Busta's music is energising and exciting. Heavy beats underpin Busta's aggressive and ragga influenced rhymes. Very much about the overall effect rather than the lyrics you'll be hard pressed to find a track without a high number of "Hohs" and "Hahs". However this doesn't mean that the man doesn't have skills. His speedy flows and innovative rhymes mean that his music is always fun to listen to. One of the first rappers to really start appealing to white American Busta's lyrics don't exclude, you don't have to be an East Cost ghetto boy to tune in to Busta.

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The Coming, 1996, Elektra

" Busta doesn't have a deep message in his raps, but he twists words and phrases around with an insane, invigorating flair" - AMG
  1. Coming (Intro Medley: a Black Child Was Born/The 8th Wonder/Keep Fall)
  2. Do My Thing
  3. Everything Remains Raw
  4. Abandon Ship
  5. Whoo Hah!! Got You All in Check
  6. It's a Party
  7. Hot Fudge
  8. Ill Vibe
  9. Flipmode Squad Meets Def Squad
  10. Still Shining
  11. Keep It Movin'
  12. The Finish Line
  13. End of the World (Outro)

Busta's first solo offering is excellent. There are some unforunate fillers, like Hot Fudge, but tracks like Woo Hah!! and Everything Remains Raw cancel out the substandards. Flipmode Squad meets Def Squad is an excellent example of squad rapping with 8 minutes of Flipmode and Def combining really smoothly.

When Disaster Strikes, 1997, Elektra

"Busta's lyrics remain startlingly fresh and compelling, and they're given more weight by these dense rhythm tracks." - AMG
  1. Intro
  2. The Whole World Lookin' at Me
  3. Survival Hungry
  4. When Disaster Strikes
  5. So Hardcore
  6. Get High Tonight
  7. Turn It Up
  8. Put Your Hands Where My Eyes Can See
  9. There's Not a Problem My Squad Can't Fix
  10. We Could Take It Outside
  11. Rhymes Galore
  12. Things We Be Doin' for Money, Pt. 1
  13. Things We Be Doin' for Money, Pt. 2
  14. One
  15. Dangerous
  16. The Body Rock
  17. Get off My Block
  18. Preparation for the Final World Front...

A fair bit longer that The Coming When Disaster Strikes is not, unfortunately, extended by the inclusion of more quality tracks. More fillers and mediocre skits relying on Busta's personality and humour pad out the album. However if you were impressed with Woo Hah!! from The Coming you won't be dissapointed as Busta presents us with tracks like Dangerous and Put your hands where my eyes can see. Collaborations with the likes of Erykah Badu (One) add a slightly new flavour to the album but aren't anything particularly special.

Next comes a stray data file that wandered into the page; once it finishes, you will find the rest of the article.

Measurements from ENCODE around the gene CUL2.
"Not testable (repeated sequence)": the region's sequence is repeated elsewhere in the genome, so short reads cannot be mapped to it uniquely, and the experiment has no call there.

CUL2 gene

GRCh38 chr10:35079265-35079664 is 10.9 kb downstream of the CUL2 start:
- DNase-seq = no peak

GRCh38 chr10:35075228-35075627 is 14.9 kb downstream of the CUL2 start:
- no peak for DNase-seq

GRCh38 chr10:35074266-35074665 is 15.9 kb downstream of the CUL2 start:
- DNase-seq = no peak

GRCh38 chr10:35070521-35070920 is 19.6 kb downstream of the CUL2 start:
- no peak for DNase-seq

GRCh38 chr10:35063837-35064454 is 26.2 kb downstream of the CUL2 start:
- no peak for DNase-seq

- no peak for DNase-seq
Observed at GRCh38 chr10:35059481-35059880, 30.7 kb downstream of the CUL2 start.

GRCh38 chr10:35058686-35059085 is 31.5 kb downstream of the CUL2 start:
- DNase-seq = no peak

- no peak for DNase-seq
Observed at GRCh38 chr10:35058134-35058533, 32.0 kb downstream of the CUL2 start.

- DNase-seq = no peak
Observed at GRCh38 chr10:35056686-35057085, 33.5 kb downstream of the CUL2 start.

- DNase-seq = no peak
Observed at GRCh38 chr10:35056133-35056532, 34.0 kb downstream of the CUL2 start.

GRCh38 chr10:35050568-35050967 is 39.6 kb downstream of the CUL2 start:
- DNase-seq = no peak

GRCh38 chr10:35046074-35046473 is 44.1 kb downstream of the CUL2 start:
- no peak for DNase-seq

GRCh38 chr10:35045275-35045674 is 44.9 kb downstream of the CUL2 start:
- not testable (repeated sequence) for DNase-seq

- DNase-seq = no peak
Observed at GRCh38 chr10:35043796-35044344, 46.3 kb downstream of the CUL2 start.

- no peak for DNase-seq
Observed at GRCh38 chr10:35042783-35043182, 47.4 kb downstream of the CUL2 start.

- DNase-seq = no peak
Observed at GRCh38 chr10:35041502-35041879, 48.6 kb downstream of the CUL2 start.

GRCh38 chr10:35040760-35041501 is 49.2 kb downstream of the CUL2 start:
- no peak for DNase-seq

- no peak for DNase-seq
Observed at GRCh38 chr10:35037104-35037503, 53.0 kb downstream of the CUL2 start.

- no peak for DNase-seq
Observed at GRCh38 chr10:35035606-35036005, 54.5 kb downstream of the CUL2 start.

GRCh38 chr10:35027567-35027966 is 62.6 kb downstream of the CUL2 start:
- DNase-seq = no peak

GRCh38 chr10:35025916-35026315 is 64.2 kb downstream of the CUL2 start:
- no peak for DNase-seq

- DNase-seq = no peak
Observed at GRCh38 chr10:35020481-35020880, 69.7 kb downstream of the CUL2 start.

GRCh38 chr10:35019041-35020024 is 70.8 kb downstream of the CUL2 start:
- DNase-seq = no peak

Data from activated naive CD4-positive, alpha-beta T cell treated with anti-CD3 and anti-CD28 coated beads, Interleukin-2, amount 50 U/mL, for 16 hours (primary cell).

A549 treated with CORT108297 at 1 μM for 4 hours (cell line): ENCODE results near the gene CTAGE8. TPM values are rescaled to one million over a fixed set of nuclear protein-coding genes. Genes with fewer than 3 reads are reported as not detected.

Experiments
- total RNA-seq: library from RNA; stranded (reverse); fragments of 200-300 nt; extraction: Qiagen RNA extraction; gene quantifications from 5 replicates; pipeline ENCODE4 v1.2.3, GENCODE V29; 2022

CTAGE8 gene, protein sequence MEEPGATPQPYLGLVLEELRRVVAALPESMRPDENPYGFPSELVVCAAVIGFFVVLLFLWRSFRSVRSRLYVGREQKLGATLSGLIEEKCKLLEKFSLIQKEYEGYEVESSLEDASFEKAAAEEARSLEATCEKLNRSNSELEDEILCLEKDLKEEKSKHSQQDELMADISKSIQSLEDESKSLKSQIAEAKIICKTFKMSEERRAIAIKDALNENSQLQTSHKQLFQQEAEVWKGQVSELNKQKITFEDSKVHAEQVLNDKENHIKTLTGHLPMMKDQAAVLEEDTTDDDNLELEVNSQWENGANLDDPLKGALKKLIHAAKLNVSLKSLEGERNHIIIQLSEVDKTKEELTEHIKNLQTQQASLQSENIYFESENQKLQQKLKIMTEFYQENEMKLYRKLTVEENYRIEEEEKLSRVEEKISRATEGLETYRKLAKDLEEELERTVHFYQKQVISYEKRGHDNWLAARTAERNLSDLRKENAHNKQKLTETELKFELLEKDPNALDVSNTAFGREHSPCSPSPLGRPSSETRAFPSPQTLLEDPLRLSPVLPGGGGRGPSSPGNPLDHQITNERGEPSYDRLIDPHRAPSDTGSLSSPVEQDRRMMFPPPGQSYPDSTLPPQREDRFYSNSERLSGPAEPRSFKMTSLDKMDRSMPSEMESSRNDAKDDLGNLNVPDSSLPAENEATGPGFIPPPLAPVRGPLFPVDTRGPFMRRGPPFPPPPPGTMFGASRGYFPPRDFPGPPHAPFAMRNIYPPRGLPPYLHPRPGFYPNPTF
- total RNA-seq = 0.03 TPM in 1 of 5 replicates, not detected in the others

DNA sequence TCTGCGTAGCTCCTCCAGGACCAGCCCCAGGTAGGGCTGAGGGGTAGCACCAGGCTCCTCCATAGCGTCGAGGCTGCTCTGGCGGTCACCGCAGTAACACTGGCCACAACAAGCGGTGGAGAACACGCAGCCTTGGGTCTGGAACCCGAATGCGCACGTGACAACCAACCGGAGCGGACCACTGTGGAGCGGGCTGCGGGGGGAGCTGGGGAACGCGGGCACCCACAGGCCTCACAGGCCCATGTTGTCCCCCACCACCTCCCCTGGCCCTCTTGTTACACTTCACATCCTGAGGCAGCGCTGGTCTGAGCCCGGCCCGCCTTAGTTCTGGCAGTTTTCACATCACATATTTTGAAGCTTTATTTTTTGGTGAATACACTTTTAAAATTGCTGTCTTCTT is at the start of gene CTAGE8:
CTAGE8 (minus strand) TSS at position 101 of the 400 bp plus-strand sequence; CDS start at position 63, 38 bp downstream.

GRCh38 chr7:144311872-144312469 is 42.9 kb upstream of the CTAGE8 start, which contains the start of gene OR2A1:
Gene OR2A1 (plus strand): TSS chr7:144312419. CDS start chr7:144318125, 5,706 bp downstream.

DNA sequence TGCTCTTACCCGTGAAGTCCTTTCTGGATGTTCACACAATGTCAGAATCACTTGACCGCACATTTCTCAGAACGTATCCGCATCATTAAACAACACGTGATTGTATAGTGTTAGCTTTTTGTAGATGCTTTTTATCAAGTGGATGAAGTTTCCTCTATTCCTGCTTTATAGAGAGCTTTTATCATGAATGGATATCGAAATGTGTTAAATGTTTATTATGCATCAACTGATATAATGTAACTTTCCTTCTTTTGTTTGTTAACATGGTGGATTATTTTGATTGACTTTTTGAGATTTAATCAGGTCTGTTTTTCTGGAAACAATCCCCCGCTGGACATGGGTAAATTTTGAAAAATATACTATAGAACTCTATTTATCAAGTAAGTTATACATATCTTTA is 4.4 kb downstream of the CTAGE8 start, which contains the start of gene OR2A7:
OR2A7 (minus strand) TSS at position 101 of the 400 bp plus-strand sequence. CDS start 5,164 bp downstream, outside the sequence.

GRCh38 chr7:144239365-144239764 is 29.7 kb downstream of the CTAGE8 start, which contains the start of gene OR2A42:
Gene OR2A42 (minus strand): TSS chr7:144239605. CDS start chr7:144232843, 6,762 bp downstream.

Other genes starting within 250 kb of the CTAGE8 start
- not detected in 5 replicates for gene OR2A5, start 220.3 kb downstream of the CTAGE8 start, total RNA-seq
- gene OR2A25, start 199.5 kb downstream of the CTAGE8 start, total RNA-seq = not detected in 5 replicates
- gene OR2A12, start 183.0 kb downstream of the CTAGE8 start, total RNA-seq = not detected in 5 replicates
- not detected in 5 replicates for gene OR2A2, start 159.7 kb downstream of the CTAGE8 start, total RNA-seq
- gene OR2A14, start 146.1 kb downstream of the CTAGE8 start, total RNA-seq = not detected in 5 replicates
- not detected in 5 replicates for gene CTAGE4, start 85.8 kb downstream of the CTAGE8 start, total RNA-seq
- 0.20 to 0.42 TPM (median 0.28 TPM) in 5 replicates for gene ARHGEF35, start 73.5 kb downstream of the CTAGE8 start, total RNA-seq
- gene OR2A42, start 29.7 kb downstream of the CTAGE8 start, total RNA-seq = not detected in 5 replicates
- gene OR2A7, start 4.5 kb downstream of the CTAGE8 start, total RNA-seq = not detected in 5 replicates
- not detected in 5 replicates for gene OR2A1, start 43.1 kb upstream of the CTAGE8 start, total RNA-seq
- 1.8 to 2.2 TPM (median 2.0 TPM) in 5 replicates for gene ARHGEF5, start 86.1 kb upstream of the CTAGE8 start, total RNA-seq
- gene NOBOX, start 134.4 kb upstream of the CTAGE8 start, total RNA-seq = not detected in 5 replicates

Extinction Level Event, 1998, Elektra

"impressively tongue-twisting rhymes over unpredictable but body-grabbing beats....fearsome and off the hook, E.L.E. is Busta Rhymes at his best" - Urban Latino
"Busta has come up with a party record that doesn't just sound the end of the millennium, it feels like it" - AMG
  1. Intro: There's Only One Year Left!!!
  2. Everybody Rise
  3. Where We Are About to Take It
  4. Extinction Level Event (The Song of Salvation)
  5. Tear da Roof Off
  6. Against All Odds
  7. Just Give It to Me Raw
  8. Do It to Death
  9. Keepin' It Tight
  10. Gimme Some More
  11. Iz They Wildin Wit Us & Gettin Rowdy Wit Us?
  12. Party Is Goin' on over Here
  13. Do the Bus a Bus
  14. Take It Off
  15. What's It Gonna Be
  16. Hot SHIT Makin' Ya Bounce
  17. What the Fuck You Want!!
  18. This Means War!!
  19. Outro: The Burial Song

One of Busta's best efforts ELE sees less filler and more killer. The rapid fire flow of Gimme Some More is in stark contrast to the laid back more poppy stylings of What's it Gonna Be, on which Janet Jackson features, but even here you can't escape Busta's ability to verbally manipulate in ways unlike any other mainstream hip hop star. Even more than before we see Busta's obsession with the millenium and his apocalyptic rhymes avoid absurdity by the skin of their teeth.

Anarchy, 2000, Elektra

"He may have street cred but listening to an album's worth of Busta is still like having someone shout in your ear for over an hour" - Amazon
"It seems almost impossible that Busta could produce a true failure, but by this point, a growing number of fans may not salivate over a new album nearly as much as the inevitable best-of collection" - AMG
  1. The Current State of Anarchy (Intro)